For many centuries Christians believed the Bible taught that Earth was fixed in space while the sun orbited it. Early proponents of heliocentrism were considered heretical, for heliocentrism conflicts with the "plain reading" of Scripture. As the evidence for heliocentrism continued to pile up, many Christian scholars came to see that biblical passages that seemingly describe a mobile sun were not meant to be taken literally. They described such passages as "phenomenological" instead, meaning the Spirit-led authors of these biblical passages were describing things "as they appeared to a casual observer" rather than "as they would be described scientifically in the far-off future, once the scientific method was in place." Scholars adopted this measure because the overwhelming empirical evidence led them to a fork in the road: they could either go on believing in the Bible as God's inspired Word, modifying their hermeneutic in order to incorporate God's revelation in nature without creating conflict with biblical teaching, or else they could go on interpreting the Bible as teaching geocentrism and thus conclude that the Bible was in error.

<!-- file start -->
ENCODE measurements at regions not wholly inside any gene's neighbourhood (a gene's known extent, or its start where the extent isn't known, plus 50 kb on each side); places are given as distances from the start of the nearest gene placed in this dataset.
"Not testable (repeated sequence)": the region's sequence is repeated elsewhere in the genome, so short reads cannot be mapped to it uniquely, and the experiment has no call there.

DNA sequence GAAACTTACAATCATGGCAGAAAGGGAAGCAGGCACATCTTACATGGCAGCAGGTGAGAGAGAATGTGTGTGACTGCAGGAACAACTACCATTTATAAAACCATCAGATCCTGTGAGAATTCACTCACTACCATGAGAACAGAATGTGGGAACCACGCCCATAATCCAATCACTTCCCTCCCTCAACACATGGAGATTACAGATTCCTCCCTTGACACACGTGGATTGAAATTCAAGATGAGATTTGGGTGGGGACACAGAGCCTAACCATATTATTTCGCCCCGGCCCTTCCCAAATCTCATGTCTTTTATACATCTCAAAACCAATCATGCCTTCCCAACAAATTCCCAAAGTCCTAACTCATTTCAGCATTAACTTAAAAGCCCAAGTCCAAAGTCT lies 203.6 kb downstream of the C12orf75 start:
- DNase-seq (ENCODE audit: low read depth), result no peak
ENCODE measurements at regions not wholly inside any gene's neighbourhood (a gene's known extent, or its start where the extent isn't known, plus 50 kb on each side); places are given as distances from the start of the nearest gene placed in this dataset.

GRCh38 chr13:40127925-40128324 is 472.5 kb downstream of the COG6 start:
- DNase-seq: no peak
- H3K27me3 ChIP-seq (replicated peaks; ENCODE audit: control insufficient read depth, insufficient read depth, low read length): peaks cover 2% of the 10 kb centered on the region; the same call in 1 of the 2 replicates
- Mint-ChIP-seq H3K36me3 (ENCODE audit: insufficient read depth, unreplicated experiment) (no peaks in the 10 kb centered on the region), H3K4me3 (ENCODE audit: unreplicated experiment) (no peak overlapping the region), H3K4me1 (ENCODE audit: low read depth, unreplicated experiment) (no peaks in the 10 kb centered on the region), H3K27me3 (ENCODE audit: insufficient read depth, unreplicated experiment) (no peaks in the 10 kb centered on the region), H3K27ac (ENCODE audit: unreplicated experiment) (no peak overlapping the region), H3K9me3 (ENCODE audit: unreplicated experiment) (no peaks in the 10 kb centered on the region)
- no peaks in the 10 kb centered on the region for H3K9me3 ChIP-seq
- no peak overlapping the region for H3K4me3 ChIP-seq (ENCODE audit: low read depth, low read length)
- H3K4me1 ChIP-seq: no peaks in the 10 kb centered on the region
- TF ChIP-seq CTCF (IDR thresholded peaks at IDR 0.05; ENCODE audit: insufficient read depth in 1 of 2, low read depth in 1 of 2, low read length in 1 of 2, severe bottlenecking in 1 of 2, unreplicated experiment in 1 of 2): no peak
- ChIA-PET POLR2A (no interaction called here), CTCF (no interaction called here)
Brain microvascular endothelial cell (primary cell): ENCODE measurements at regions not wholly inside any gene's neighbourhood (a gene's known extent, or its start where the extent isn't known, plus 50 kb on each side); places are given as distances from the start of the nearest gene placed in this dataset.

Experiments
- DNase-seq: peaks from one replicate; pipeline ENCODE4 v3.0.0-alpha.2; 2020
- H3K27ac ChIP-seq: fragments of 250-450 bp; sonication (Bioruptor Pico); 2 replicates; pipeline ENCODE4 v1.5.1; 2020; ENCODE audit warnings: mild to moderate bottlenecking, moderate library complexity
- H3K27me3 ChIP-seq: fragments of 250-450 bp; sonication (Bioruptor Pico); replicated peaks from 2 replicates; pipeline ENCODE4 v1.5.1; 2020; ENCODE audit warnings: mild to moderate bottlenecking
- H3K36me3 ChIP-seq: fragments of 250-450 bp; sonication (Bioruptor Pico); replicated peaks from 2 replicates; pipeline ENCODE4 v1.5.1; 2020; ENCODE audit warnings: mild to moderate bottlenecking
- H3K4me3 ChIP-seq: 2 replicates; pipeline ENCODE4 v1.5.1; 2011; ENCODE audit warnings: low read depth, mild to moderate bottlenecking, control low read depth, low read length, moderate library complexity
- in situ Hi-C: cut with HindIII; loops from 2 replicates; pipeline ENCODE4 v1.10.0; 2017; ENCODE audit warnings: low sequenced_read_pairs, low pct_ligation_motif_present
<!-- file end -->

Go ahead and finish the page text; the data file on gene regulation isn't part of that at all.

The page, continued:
I fear many people today are led to a skeptical conclusion regarding Scripture because so many Christians insist that Scripture must be interpreted literally whenever it touches on scientific matters. Ironically, most Christian Bible scholars know better than to approach Scripture in such a monolithic, context- and form-defying manner, but the lesson is lost on the masses of faithful laity and, sadly, most often their pastors as well. For instance, few if any recognized experts in Old Testament literature, Ancient Near Eastern backgrounds, Hebrew, or related fields insist that the Bible argues for a recent creation. They can see from linguistic and literary features in Genesis 1 and 2 that the text is not likely intended as a literal science report on God's work as Creator. They can also see that the topics discussed in these chapters seem tailor-made for addressing (and refuting) common non-Hebrew beliefs about the creation of the world that were current in Moses' day. Assuming Moses wrote Genesis in about 1440 BC, it is fitting that he would be given by God the task of bringing the Hebrews up to speed on the true theology of creation since they had just spent several generations enslaved in Egypt, learning the false Egyptian cosmogonies. It's safe to say that no Jew wandering through the desert with Moses was concerned to hear a scientifically defensible account of God's creation of the universe. What they wanted to know was: Which God is true? Why did he make humankind? What is our purpose? Why do we have war, strife, death, and alienation from God? These are the questions they were asking, and these are the questions God answered through Moses in the book of Genesis. Science was the furthest thing from anyone's mind.